As I was heading to school on an early September morning in 2008, I heard on the radio the description of what would be the catalytic trigger to the crash of many economies: the declared bankruptcy of Lehman Brothers. As a ninth grader, little did I know that this one event would bring about enormous change to communities all over the world.
As with any large-scale event, it is not a surprise that the change resulting from the Great Recession is multi-faceted and affected all corners of the globe. Upon taking a gender studies course at UBC, I revisited this financial crisis with a focus on how marginalized groups were affected. The effects of the economic failures on the female population reveal the gendered architecture of the global financial system.
Firstly, the reduction of tax rates is a common reaction from governments to a recession. Shown in a study by Mike Brewer and Liam Wren-Lewis, during 2002-2009, British lower- to middle-income households (LMI) received four times more tax credits than the rest of British households. At the same time, income excluding tax credits fell. Thus, their conclusion was that LMI households were becoming more reliant on tax credits. If the government lowers tax rates, then there would be less support for not only LMI households, but also government-funded programs like childcare. Rigid gender expectations and stereotypes have contributed to the concept of “Motherhood Mystique,” which says that women achieve fulfillment through being involved in all aspects of their children’s lives and the belief that women are the best providers of emotional, physical, and intellectual needs.
Motherhood Mystique largely contributes to the structure of the nuclear family. With defined gender roles, the role of women in a family are largely influenced by gender complementarity ideas, for instance, the principle that one partner should be the “breadwinner”, while the other role complements the breadwinner by being the “stay-at-home” partner who mainly engages in domestic labour. This is extremely limiting as female gender expectations are pre-determined by socially constructed norms. In a recent Pew Research study, it was found that the mother takes on the role as the breadwinner in 40% of U.S. households. As a result, these findings set off some alarms as this trend is incongruous to the principles that the social construction of genders exhibits. Not surprisingly, when economic resources within a family are limited, the consequences of Motherhood Mystique can become accentuated. This Motherhood Mystique largely limits female participation in the workforce if the so-called “motherly duties” are not first attended to. By domesticizing the role of a woman in the family, coupled with a decrease in financial support for childcare programs during recessions, it poses barriers for the mother to participate in the workforce. At the same time, if the employment of women contributes to the empowerment of women in their households, the erasure of a source of their empowerment – their employment – would detrimentally impact their roles in the family. This leads to the discussion of one way in which unemployment has also triggered gendered consequences.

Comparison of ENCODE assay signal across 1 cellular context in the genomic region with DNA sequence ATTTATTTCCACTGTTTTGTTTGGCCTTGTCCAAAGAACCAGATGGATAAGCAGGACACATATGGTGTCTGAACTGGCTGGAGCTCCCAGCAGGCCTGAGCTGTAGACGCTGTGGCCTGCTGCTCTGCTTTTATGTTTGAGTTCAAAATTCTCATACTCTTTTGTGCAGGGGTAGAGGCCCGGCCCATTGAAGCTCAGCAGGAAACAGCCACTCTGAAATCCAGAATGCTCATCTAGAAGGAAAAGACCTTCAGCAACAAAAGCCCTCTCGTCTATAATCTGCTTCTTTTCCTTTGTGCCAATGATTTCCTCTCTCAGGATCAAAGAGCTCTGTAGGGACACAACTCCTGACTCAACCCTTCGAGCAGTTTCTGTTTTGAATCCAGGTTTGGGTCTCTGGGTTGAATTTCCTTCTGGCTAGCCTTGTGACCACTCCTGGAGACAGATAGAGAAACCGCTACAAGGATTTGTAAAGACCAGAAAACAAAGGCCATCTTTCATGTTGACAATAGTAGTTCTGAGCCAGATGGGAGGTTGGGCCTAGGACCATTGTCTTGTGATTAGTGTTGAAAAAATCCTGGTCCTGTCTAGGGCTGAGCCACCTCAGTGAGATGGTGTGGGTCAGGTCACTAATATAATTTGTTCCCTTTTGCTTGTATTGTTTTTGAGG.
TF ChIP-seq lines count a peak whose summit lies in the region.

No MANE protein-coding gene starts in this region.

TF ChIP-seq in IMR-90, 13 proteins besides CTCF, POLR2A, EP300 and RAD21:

The unemployment rate in the U.S.A. reached a record high of 9.6% in 2010, and the Euro Zone saw a rate of 12% in 2013. The World Bank, in this article, indicated that the industries impacted the most heavily were the export-oriented sectors – such as textiles and mining.
While it may not be as apparent in the U.S.A. and in Canada, women’s employment levels are highest in low-skilled, export-oriented jobs. This study indicates that the proportion of female employment in export-oriented industries exceeded 70%. Why is it that females dominate these industries? The non-unionized nature of labour contracts, coupled with the concept of “mommy track” adds flexibility to hiring women. The “Mommy Track” concept maintains that the ethics of motherhood are incongruous to work ethics: Mothers need to spend time taking care of their children, yet employers want to see their employees prioritize their professional duties as well. The interruptions of motherhood lead to the “motherhood penalty” of reduced earnings, increased obstacles in advancing the corporate ladder, and in the case of the export-oriented industries, unemployment. With a gendered structure in employment, women are often placed in a vulnerable position with less formal work arrangements, leading to greater economic risks.
When I mention the financial crisis of 2008, the words “bankruptcy”, “subprime mortgages”, “GDP”, or other economic terms are often the first to come to mind. However, the impacts of the crisis did not affect only world economies, but human lives as well. By running on a gendered system, many of the marginalized are put at a higher risk and are much more susceptible to the consequences. While virtually every nation on the planet was impacted by the crisis, it is important to observe the disproportionate impacts that were felt by certain populations. It is imperative that policies attentive to gender implications are integrated into the financial system.